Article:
What does SDS Drill Stand for?

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The SDS chuck system was originally developed by Bosch.

SDS stands for Slotted Drive Shaft or Slotted Drive System. It is derived from the German phrase ‘steck, dreh, sitzt’ which means insert, twist, fits.

What is an SDS Drill?

An SDS drill combines the hammer action of a hammer drill with the rotary motion of a regular drill. This makes them highly effective at drilling in the toughest materials.

There are 3 types of SDS drills. Regular SDS drills, SDS Plus drills, and SDS Max drills. You can find out more about hammer drills and SDS drills in our dedicated blog post.

What is the difference between SDS plus and SDS max?

Below we have highlighted the main differences between the two types of drill.

What is an SDS Plus drill?

SDS Plus drills are a powerful type of hammer drill with an SDS chuck. They are suited to heavy-duty drilling, typically in masonry and concrete.

SDS Plus is an improvement on the original SDS system, though both are compatible with each other. SDS Plus drill bits are thinner and smaller compared to SDS Max bits. They have two open grooves and two closed grooves with locking balls attached to the grooves. The shank on SDS drills is much more secure than standard drill bits, which makes them extremely effective at chopping through tough materials. SDS+ drills are typically available in corded or cordless versions.

What is an SDS Max drill?

SDS Max is designed for the heaviest duty work in masonry applications. SDS Max bits are not compatible with SDS and SDS+ bits. SDS Max bits have a much thicker shaft than SDS plus bits and have three open grooves with a locking segment attached to the grooves rather than locking balls. They can drill much bigger holes than SDS plus bits.

Also available are SDS chisels which are perfect for carrying out heavy-duty demolition work. SDS Max drills are typically mains powered as they are much larger and heavier so require a lot more power.

So, SDS Plus or SDS Max?

The drill you decide to opt for depends on the application and trade. SDS Plus drills are heavy-duty and reliable, suitable for most demanding drilling jobs in masonry and concrete, but SDS Max drills provide that extra oomph for even tougher tasks like demolition.

Whilst they are both the ideal option for drilling through tough materials that standard drills simply couldn’t, SDS Max does so with more power.

For drilling in such heavy-duty materials, it is important that you invest in some quality SDS Plus and SDS Max drill bits. No matter how powerful your drill is, it won’t be able to do the job as quickly, easily, or to as high a standard if you don’t have the correct accessories to go with it.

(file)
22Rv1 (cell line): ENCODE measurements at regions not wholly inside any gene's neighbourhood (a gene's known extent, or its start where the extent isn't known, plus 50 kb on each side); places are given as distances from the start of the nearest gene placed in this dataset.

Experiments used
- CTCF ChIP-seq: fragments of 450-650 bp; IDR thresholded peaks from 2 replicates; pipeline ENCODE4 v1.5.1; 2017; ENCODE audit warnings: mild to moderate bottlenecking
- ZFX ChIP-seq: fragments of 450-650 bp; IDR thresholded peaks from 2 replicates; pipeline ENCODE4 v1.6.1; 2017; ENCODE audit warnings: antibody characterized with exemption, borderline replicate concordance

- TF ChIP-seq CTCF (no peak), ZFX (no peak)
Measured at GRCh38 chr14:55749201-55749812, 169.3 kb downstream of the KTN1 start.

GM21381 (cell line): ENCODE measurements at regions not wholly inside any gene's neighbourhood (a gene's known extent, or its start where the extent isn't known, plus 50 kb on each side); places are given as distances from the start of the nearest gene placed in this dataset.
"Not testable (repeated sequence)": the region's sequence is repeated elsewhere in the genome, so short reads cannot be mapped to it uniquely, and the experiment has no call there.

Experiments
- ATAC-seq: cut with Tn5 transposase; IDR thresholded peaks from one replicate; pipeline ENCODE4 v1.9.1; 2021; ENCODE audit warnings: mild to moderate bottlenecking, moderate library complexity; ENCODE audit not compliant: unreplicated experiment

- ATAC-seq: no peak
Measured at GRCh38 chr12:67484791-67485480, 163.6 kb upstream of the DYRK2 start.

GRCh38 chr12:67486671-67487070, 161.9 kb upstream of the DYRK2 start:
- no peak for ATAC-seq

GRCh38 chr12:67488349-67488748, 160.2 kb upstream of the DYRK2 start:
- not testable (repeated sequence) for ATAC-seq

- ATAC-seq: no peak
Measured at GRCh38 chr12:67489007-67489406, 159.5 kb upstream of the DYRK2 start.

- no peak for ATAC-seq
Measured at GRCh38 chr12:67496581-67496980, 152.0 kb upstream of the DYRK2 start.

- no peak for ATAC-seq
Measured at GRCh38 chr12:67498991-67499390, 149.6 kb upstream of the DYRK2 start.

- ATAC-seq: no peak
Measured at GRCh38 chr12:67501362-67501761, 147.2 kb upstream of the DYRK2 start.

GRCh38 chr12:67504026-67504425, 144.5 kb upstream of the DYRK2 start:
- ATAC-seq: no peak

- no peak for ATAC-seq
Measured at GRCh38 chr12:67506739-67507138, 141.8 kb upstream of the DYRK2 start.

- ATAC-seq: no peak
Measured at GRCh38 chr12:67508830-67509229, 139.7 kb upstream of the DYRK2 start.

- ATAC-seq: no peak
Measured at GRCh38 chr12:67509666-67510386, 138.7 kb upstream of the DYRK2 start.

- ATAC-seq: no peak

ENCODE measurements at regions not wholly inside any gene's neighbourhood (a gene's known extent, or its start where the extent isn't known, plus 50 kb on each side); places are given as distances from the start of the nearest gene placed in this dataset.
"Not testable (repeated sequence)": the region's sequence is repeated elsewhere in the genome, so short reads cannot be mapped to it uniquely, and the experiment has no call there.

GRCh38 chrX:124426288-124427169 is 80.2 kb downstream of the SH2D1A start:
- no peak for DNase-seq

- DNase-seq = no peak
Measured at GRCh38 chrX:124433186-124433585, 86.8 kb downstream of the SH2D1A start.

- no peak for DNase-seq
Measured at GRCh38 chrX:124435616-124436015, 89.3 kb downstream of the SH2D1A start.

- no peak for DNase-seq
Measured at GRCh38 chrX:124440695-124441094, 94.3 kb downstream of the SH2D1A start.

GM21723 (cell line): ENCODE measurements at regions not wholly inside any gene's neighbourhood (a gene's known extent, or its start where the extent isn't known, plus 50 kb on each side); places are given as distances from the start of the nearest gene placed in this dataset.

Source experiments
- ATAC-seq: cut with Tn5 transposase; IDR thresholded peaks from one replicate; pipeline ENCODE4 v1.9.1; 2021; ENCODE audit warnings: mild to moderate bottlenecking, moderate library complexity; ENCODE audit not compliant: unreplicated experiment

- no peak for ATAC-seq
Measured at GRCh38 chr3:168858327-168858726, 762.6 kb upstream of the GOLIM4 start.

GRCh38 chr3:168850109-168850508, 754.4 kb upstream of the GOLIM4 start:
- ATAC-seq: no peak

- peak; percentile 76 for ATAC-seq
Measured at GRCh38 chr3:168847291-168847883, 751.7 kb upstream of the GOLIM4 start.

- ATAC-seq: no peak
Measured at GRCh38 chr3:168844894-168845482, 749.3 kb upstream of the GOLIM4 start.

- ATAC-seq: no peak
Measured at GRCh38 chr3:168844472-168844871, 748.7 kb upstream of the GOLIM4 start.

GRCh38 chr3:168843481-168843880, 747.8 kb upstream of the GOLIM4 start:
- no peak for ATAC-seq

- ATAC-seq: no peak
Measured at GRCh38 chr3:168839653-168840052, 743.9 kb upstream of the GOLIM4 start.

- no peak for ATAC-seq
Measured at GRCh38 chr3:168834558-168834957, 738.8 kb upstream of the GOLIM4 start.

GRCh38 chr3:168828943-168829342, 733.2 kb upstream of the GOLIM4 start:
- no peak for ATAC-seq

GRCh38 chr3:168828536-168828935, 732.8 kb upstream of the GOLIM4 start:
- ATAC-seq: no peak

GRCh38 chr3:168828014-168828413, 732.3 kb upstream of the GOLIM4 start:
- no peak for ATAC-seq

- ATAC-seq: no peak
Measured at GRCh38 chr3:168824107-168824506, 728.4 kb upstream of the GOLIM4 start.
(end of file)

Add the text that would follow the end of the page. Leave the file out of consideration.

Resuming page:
We love carbide-tipped drill bits as they are specifically designed for drilling in masonry. Their heads are much harder than standard drill bits which means they are more durable and have a longer service life.

Can I use normal drill bits in an SDS drill?

Normal drill bits will not fit in an SDS drill. This is because of their special slotted drive shaft. If you wanted to use normal drill bits in an SDS drill, you would need to use a chuck adaptor. Please note, if you plan to use standard drill bits with an SDS drill, you must ensure that the hammer action is disabled before use.

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If you need to drill and chip through tough materials regularly, you need an SDS drill in your kit!

Why trust Handyman.Guide?

s written by Itamar Ben-Dor, who has 25 years of experience in renovations, carpentry, locks, creation, landscaping, painting, furniture construction, and furniture renovation, works with concrete, plumbing, door repair, and more.

Itamar Ben-Dor has been in the home improvement business for over 25 years. Itamar Ben-Dor is a jack of all trades. He's worked in the renovation field for years, doing everything from locksmithing to carpentry. He's a small repairs specialist. But his true passion lies in furniture construction and renovation - he loves seeing old pieces come back to life with some new woodwork or a fresh coat of paint.

He has taken courses on many topics in these fields at professional colleges in Israel. Over the years, Itamar has also become quite skilled in gardening, carpentry, and renovations. He's worked on projects of all sizes, from massive renovations to small repairs. No job is too big or too small for him!

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Itamar Ben Dor
Itamar Ben Dor

My father is a practical engineer, and as a hobby he was also involved in construction, renovations, carpentry and woodwork at home; So there was always tools, saws, drills and more at home. Already I was a little kid Dad and I would renovate the house. Once we built a shed for garden tools, once we did flooring for the garden, once we renovated the bathroom and that’s the way it is. Long before there was an internet, directories and plans. We would build things, kitchen cabinets, install electrical appliances, do flooring, pour concrete and more ... I in this blog want to pass on to you the experience I have gained over the last 20 plus-minus years since I was a child to this day and give you information about the best tools, project plans, guides and more.